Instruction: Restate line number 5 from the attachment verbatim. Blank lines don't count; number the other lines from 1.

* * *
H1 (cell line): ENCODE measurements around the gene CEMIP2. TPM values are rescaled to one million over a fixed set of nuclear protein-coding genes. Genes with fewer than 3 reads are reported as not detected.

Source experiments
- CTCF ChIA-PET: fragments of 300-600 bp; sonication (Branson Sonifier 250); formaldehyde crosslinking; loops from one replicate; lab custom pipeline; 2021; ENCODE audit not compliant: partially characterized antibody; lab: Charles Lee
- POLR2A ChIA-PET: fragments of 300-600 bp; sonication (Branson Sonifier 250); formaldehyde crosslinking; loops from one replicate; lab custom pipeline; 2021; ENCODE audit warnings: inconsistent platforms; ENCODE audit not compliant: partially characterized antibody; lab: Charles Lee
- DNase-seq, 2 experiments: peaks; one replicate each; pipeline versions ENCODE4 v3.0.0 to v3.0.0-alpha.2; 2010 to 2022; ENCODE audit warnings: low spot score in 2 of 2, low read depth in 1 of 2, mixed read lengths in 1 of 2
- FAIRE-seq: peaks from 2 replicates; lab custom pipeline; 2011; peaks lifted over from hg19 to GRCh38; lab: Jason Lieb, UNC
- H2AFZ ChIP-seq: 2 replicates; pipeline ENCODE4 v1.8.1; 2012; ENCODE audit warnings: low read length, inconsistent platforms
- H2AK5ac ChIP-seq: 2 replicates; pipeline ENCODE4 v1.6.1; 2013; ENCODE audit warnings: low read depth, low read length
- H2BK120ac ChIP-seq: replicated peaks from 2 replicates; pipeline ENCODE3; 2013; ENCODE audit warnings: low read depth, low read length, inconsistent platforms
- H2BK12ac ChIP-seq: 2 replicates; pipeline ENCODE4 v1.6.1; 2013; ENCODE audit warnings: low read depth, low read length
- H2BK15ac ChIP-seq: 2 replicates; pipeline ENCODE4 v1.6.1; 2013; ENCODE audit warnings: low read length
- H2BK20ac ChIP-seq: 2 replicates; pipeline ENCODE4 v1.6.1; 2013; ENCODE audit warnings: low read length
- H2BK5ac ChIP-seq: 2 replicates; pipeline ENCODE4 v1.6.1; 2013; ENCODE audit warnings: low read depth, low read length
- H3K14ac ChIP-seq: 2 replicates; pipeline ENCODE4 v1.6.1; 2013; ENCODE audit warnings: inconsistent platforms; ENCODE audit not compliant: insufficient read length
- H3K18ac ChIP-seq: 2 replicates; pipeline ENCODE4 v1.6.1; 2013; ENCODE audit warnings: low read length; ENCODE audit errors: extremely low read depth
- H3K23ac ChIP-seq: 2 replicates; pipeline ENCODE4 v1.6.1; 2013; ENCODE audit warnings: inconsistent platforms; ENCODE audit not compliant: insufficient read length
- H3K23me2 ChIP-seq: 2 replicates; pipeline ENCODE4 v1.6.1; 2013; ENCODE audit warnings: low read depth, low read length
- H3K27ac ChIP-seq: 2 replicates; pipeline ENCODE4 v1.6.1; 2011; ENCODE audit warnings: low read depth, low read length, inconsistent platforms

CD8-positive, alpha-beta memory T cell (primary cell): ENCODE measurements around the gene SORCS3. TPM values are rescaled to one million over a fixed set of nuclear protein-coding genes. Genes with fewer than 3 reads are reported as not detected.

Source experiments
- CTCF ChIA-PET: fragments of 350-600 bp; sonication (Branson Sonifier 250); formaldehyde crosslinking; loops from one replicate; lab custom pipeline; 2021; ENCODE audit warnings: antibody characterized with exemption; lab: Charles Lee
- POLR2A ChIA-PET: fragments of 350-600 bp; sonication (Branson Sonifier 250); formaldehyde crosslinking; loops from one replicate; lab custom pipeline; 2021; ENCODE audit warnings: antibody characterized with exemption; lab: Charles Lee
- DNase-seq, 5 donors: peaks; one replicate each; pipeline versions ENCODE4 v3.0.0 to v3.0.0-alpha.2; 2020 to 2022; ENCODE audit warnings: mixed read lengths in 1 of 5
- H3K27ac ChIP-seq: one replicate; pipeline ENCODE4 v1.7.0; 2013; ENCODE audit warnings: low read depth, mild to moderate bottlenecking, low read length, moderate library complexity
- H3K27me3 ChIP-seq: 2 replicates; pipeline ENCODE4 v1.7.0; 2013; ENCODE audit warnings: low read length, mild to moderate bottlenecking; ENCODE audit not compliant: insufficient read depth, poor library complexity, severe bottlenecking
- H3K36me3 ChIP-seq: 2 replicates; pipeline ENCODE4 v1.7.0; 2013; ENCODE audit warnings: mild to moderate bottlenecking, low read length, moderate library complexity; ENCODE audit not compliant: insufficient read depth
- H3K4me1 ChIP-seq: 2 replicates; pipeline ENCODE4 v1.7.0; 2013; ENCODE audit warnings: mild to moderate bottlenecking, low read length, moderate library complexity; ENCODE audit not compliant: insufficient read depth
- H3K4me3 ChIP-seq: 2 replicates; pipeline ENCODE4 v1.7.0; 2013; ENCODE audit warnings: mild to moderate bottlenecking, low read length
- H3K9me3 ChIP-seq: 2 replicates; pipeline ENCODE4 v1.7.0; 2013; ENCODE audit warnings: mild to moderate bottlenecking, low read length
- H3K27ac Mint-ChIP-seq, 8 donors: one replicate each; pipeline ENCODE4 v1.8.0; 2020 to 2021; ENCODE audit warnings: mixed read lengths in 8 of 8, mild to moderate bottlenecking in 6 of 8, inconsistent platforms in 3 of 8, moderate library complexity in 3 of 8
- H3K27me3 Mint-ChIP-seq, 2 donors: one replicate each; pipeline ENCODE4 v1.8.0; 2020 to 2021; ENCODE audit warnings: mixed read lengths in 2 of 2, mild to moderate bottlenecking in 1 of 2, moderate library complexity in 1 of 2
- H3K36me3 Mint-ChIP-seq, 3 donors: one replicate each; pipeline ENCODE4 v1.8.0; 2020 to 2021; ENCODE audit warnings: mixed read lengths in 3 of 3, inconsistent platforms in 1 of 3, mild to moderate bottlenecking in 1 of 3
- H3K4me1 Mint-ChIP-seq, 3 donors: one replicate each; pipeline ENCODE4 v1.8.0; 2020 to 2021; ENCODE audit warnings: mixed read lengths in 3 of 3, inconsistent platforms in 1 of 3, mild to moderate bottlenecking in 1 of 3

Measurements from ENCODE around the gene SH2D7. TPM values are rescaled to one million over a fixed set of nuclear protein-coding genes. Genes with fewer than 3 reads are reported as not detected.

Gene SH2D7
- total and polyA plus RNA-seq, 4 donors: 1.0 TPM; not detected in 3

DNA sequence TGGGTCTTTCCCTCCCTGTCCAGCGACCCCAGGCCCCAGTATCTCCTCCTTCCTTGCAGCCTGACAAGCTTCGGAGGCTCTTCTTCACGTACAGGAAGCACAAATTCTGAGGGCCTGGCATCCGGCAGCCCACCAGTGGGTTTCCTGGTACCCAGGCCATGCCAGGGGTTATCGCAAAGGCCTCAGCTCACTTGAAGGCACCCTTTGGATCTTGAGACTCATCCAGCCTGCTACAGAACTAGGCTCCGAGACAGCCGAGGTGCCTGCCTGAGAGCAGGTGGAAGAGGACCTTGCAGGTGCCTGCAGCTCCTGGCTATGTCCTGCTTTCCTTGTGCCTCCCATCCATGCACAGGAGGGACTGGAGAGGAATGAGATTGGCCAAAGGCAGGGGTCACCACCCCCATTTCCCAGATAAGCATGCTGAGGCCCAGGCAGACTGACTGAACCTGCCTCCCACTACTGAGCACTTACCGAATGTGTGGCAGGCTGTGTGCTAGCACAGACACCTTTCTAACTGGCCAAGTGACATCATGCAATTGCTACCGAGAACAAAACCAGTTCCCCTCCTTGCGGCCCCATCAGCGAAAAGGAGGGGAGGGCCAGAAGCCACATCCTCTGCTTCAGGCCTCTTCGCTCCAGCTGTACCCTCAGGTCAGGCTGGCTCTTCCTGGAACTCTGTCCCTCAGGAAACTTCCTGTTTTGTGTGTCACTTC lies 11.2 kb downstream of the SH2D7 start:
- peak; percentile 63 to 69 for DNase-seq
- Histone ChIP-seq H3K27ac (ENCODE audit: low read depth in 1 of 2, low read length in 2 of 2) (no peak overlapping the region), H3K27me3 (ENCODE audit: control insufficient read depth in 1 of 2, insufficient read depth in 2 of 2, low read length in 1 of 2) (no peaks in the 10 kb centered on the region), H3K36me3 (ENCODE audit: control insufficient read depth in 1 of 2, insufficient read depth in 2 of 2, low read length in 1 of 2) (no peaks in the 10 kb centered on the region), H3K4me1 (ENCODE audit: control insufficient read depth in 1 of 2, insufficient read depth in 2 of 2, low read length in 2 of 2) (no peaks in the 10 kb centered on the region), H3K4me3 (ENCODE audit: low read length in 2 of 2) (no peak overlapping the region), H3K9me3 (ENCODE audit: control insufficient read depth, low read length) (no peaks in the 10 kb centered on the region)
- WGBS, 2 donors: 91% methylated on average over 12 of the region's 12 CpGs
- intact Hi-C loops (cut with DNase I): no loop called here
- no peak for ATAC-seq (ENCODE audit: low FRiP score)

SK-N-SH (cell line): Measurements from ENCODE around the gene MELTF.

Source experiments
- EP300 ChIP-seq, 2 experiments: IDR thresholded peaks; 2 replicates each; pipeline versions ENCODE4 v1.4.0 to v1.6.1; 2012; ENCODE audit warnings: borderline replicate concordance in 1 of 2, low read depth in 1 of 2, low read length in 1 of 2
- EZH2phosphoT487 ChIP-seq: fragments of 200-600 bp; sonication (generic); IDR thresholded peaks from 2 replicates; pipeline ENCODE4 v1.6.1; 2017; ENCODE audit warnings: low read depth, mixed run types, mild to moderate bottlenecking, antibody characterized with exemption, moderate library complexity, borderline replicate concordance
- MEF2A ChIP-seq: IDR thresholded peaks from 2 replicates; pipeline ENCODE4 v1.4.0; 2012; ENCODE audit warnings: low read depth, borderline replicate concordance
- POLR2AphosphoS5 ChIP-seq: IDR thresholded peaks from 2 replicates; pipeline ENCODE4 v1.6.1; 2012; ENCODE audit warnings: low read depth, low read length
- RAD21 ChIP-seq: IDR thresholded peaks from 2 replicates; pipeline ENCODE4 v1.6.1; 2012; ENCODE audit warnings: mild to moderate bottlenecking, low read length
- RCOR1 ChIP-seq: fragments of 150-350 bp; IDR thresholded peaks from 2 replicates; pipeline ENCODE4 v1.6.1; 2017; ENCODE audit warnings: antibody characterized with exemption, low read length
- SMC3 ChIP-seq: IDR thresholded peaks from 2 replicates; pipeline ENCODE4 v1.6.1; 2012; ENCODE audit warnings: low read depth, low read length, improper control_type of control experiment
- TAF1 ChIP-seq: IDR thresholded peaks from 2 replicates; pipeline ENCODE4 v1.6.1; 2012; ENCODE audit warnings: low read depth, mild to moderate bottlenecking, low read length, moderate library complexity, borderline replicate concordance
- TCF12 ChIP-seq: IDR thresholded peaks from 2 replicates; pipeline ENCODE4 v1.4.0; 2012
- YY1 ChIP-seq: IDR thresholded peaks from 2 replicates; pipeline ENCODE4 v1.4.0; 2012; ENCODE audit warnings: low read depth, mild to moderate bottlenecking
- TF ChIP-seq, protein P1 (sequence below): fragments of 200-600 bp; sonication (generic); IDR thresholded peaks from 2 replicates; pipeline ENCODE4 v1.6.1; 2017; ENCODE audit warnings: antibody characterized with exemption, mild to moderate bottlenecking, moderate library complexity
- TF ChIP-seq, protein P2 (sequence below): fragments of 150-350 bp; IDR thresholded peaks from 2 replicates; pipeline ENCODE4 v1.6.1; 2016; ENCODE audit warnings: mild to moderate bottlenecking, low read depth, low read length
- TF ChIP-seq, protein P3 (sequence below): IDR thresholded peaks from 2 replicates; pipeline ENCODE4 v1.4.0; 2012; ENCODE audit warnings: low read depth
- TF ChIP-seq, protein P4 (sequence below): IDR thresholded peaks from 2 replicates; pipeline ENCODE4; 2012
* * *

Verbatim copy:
- DNase-seq, 2 experiments: peaks; one replicate each; pipeline versions ENCODE4 v3.0.0 to v3.0.0-alpha.2; 2010 to 2022; ENCODE audit warnings: low spot score in 2 of 2, low read depth in 1 of 2, mixed read lengths in 1 of 2